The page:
Stephen King’s influence on the horror genre cannot be underestimated. So many horror creatives right now, from Jordan Peele to Mike Flanagan, thank King for inspiring them. Stephen King returns those compliments in kind, like when he praised Smile, which came out recently.
Such is its influence (and the things that affect it) that many of the best horror films over the years evoke Stephen King vibes. Intimate character studies brutally interrupted by sheer horror, often in claustrophobic contexts, were a staple of horror then and continue to be today.
10 Cloverfield Lane (2016)
10 Cloverfield Lane shocked audiences by releasing an ad-free, intriguing and suspenseful trailer just weeks before its release. The premise follows three people trapped in an apocalyptic bunker, with the owner claiming that “something” has invaded the surface.
Unfortunately, the owner is an unstable and emotional man that the other two survivors are not sure they can trust. Vibrations of misery run throughout the film, as John Goodman perfectly portrays a seemingly jovial person who becomes psychotic in no time.
The Witch (2015)
The Witch follows the story of a Puritan family who have been exiled from their community. Starting a farm near dark woods, the family’s luck soon sours when a powerful witch threatens them all. Worse still, they suspect their daughter is the witch herself.
Stephen King’s stories often show that while monsters exist in his world, humans can be just as monstrous. The Witch does just that, showing that even if there is a real witch, much of the tension comes from paranoia and human fear. Even in the face of the supernatural, humans can’t help but kill each other.
While Stephen King inspired generations of horror talent, he too was a new face. He was a longtime friend of horror legend George A. Romero, and Martin is perhaps the best example of how the two friends inspire each other.
George A. Romero likes to render the supernatural with a disturbing platitude, however disgusting it may be. Here it remains ambiguous whether Martin was truly a vampire or just a very disturbed serial killer. This tension, character exploration, and intimately filthy setting evoke many similarities to Salem’s Lot, a clear deconstruction of the often romanticized vampire lore.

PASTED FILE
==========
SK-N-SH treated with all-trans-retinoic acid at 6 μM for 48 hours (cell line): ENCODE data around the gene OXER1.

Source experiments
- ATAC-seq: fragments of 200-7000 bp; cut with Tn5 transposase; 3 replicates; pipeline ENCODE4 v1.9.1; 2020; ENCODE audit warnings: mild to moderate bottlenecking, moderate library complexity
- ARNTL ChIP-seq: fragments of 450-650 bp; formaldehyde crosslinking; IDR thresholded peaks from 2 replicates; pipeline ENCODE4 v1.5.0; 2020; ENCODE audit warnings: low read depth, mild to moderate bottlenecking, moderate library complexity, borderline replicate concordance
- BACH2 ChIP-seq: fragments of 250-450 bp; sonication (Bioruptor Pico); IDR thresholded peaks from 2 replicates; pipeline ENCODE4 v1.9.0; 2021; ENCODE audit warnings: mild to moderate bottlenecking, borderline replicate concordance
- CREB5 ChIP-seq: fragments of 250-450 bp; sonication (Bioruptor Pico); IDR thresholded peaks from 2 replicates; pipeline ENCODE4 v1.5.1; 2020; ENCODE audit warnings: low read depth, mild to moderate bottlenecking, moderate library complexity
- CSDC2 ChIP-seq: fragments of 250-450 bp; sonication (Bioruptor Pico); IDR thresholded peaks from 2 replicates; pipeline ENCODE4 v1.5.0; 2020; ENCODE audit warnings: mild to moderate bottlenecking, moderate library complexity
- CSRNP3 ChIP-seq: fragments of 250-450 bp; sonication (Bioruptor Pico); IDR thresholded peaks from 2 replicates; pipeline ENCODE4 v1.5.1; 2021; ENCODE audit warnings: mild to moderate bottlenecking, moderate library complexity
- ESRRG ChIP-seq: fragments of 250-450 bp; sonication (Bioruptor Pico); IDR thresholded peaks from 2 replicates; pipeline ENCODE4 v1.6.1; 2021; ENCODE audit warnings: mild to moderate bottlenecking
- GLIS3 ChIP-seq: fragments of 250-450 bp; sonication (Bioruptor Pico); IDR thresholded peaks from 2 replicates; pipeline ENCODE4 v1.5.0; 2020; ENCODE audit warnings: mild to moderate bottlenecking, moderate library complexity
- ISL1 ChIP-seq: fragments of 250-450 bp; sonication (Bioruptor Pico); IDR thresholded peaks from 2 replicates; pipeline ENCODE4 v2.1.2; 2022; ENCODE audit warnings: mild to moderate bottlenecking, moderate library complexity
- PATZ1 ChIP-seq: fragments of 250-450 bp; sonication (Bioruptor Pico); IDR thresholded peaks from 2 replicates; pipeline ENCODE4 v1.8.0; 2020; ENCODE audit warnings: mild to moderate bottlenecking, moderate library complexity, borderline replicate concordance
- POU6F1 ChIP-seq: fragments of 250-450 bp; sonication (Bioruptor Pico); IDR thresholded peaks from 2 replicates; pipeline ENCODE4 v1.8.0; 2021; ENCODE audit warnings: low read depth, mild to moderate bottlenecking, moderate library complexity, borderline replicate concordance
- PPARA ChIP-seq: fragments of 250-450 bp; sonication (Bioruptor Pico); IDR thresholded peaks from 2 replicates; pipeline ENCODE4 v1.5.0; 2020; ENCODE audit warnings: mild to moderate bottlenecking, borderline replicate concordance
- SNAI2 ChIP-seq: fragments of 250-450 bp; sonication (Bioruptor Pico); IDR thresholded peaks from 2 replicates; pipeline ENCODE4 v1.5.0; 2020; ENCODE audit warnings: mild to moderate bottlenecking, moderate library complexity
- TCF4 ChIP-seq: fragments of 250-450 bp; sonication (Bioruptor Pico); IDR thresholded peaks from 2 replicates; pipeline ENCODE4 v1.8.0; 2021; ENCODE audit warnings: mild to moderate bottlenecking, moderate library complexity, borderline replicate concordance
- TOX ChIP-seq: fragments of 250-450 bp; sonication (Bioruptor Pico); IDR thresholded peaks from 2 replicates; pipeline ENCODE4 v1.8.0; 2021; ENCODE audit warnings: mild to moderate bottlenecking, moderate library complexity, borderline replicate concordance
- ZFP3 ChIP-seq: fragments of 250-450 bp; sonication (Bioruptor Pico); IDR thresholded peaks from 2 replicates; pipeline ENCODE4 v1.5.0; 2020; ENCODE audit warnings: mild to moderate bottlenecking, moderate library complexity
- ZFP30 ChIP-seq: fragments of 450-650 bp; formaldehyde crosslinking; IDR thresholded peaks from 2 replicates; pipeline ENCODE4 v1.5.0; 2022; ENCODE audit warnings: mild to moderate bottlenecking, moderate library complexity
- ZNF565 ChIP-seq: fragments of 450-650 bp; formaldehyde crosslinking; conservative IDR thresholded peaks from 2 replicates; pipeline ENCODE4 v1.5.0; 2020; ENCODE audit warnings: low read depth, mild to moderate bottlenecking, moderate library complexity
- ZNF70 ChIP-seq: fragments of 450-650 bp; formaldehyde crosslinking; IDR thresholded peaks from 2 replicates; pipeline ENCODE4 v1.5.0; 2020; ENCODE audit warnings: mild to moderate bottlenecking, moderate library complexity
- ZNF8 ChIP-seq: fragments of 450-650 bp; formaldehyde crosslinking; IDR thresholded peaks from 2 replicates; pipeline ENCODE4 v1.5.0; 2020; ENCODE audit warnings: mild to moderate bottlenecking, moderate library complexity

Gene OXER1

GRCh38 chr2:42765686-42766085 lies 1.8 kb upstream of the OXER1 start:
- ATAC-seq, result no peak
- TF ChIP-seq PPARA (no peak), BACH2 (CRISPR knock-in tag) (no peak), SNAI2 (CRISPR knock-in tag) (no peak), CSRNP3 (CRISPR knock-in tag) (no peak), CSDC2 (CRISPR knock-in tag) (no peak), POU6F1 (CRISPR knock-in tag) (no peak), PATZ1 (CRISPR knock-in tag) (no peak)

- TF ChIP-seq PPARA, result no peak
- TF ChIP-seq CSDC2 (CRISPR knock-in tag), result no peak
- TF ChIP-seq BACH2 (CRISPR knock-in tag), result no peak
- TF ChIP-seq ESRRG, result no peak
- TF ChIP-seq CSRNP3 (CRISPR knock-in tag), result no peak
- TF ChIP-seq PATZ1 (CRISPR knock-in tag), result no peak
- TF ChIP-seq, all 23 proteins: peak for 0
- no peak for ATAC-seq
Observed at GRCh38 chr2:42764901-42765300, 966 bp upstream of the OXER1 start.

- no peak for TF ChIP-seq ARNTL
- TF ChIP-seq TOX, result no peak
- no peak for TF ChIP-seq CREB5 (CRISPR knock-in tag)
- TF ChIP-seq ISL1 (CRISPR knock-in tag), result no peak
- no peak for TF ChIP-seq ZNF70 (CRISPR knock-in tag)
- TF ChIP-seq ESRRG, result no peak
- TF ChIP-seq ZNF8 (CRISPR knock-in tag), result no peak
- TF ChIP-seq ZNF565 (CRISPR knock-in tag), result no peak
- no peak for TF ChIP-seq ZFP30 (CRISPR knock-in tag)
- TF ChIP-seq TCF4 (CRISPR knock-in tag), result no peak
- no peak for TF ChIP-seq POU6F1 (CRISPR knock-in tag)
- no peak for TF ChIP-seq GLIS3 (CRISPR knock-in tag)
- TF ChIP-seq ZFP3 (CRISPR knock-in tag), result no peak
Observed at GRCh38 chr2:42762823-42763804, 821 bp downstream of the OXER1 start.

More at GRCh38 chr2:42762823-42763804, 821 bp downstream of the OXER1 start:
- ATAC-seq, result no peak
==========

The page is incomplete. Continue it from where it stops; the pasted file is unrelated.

Jordan Peele was open enough to call Stephen King one of the GOATs of horror. It is clear in Peele’s work that many of Stephen King’s core elements have been incorporated into his films, but no more than his latest release, No. It follows a diverse cast of characters who suddenly have to deal with a mysterious UFO in hovering over their city.
The clearest comparison with this film of King’s work is The Tommyknockers. They both follow ordinary people who suddenly have to deal with the mysterious appearance of an alien spaceship. In both films, the alien menace is a metaphor for deeply personal themes linked to the past of all the characters.
Not many people have heard of this underrated turn-of-the-century horror classic, but 90s legends like James Cameron, Sam Raimi and Stephen King certainly did. The story follows an FBI agent chasing “God’s Hand Killer” across Texas. Slowly, the FBI agent reveals that he is more connected to the case than anyone could have imagined.
Family trauma is an unfortunate but powerful constant in many Stephen King stories. When this is brought into circulation by the supernatural, it results in a lot of psychological horror for the characters and the audience. Fragility is not just a movie title, it represents how fragile the human spirit can be.